Mark Carney seeks to downplay impression of rift with Theresa May on Bank of England money printing

The Bank of England Governor suggested he was not alarmed by the Prime Minister’s words to the Tory Party conference and said he ‘absolutely [did] not’ see them as an attack on the Bank’s independence. 

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The Bank of England’s Governor Mark Carney has said he “entirely agrees” with the spirit of Theresa May’s views on monetary policy, trying to play down any sense that the Prime Minister intends to undermine the independence of the central bank.

In her speech at the Conservative Party conference on Wednesday, Ms May criticised the fact that the Bank of England’s money printing and low interest rates have made the wealthy richer and promised that “a change has got to come”.

The unusually critical words prompted some to question whether the Government was preparing to shut down the Bank’s quantitative easing programme, which was extended by £70bn in August by the Monetary Policy Committee to help the UK economy in the wake of the Brexit vote.

There was something of a market sell off of UK 10-year government bonds (known as Gilts) on Thursday with yields, which move in the opposite direction to prices, rising by as much as 10 basis points to 0.9 per cent, seen by some as a market reaction to Ms May’s comments.

Gilt sell off

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Reuters Eikon

But speaking at the International Monetary Fund’s meeting in Washington on Thursday afternoon, Mr Carney suggested he was not alarmed by the Prime Minister’s words and said he “absolutely [did] not” see them as an attack on the Bank’s independence. 

He agreed that it was true QE has distributional wealth consequences by boosting all asset prices, but added it was not the job of the central bank to "offset" these.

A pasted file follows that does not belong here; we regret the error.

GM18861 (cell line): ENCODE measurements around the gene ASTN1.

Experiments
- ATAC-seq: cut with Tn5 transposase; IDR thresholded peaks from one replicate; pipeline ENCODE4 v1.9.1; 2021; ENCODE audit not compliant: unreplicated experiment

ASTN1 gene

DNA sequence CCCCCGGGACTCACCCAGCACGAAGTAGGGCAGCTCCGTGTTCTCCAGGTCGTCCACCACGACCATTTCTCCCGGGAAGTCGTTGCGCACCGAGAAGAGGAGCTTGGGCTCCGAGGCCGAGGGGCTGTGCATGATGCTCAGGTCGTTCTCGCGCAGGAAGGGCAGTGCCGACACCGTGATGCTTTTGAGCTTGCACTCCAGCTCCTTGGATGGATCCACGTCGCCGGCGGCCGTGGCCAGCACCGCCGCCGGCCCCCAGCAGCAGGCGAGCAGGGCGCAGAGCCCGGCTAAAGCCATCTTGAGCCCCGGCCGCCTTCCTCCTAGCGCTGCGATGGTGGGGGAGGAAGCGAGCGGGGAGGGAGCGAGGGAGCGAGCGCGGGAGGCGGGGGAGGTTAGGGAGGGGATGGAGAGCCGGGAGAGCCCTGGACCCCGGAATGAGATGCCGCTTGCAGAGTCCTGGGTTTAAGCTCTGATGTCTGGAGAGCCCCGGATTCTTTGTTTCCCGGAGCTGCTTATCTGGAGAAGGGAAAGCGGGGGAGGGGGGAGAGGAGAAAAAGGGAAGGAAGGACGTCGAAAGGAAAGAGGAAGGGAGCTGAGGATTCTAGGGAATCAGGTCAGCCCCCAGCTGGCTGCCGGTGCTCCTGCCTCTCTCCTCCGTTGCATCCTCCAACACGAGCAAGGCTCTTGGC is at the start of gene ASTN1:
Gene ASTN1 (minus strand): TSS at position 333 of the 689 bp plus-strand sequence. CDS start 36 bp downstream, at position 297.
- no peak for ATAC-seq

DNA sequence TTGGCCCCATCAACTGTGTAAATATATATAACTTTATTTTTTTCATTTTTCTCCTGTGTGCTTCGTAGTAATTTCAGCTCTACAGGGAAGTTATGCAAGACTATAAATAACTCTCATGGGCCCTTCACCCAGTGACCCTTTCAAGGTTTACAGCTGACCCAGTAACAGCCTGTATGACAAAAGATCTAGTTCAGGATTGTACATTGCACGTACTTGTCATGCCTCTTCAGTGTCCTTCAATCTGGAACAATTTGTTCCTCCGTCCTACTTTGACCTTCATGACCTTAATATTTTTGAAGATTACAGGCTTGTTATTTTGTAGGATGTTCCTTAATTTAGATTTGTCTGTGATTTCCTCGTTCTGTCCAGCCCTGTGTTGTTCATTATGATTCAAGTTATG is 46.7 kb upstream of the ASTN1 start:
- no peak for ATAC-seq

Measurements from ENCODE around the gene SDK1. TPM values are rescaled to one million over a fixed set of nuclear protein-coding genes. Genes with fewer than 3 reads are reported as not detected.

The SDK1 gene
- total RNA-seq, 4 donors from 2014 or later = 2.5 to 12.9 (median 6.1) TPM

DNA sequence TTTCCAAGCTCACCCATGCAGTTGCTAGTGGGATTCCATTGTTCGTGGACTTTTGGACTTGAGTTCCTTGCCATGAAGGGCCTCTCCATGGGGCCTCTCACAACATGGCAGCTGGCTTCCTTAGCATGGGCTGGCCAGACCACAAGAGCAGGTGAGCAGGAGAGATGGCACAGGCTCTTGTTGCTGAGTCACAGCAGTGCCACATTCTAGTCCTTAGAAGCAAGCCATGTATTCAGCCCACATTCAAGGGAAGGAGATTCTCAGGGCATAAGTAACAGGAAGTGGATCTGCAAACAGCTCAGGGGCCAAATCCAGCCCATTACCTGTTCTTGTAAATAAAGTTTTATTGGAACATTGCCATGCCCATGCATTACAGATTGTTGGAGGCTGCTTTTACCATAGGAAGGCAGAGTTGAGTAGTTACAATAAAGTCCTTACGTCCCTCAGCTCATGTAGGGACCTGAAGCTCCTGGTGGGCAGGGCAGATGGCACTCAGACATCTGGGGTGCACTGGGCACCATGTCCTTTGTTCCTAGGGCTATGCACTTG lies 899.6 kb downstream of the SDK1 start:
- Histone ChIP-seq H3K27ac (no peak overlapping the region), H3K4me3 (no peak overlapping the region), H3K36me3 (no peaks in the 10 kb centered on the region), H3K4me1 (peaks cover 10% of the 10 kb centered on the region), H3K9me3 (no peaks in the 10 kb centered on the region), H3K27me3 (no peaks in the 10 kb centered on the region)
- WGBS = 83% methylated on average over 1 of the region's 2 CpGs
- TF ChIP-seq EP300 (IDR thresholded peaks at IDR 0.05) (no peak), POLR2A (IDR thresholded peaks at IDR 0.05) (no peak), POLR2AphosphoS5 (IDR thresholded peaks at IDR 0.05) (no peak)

The Prime Minister’s aides sought to quash the idea of an encroachment on the Bank’s operational independence immediately after her speech on Wednesday.

And George Freeman, the Conservative MP who chairs the No 10 policy board, suggested to BBC Newsnight that the Government would use fiscal policy, rather than rely on monetary policy from the Bank of England, to support GDP growth and that moves along these lines would be unveiled in Chancellor Philip Hammond’s Autumn Statement on 23 November.

Sam Hill of RBC Capital Markets said the Government might seek to offset the inegalitarian wealth impact of QE through other fiscal measures such as special pensioner bonds, which give older savers a higher income on cash balances than the market rate.

“We don’t necessarily think the only response is to ask the existential question about QE – to QE or not to QE? That is probably not the question,” he said.

“Rather, we think it is more likely to remain a policy tool available to the Bank of England, but that there will be additional complementary government action to tackle the side effects.”

Mr Carney must decide in the coming months whether he wishes to extend his tenure as Governor to 2021, or leave in 2018 as he originally planned when he took the job in 2013.

In an interview with Bloomberg Television on Thursday, Mr Hammond said he would “welcome his [Mr Carney’s] decision to stay if that is the decision he makes”.

The Bank has taken interest rates down to an all-time low of 0.25 per cent and acquired £375bn of UK government bonds to stimulate the economy. 

In August it announced another £70bn of asset purchases, including £10bn of corporate bonds, and indicated it might cut rates still further later this year to help the economy weather the shock of the Brexit vote.

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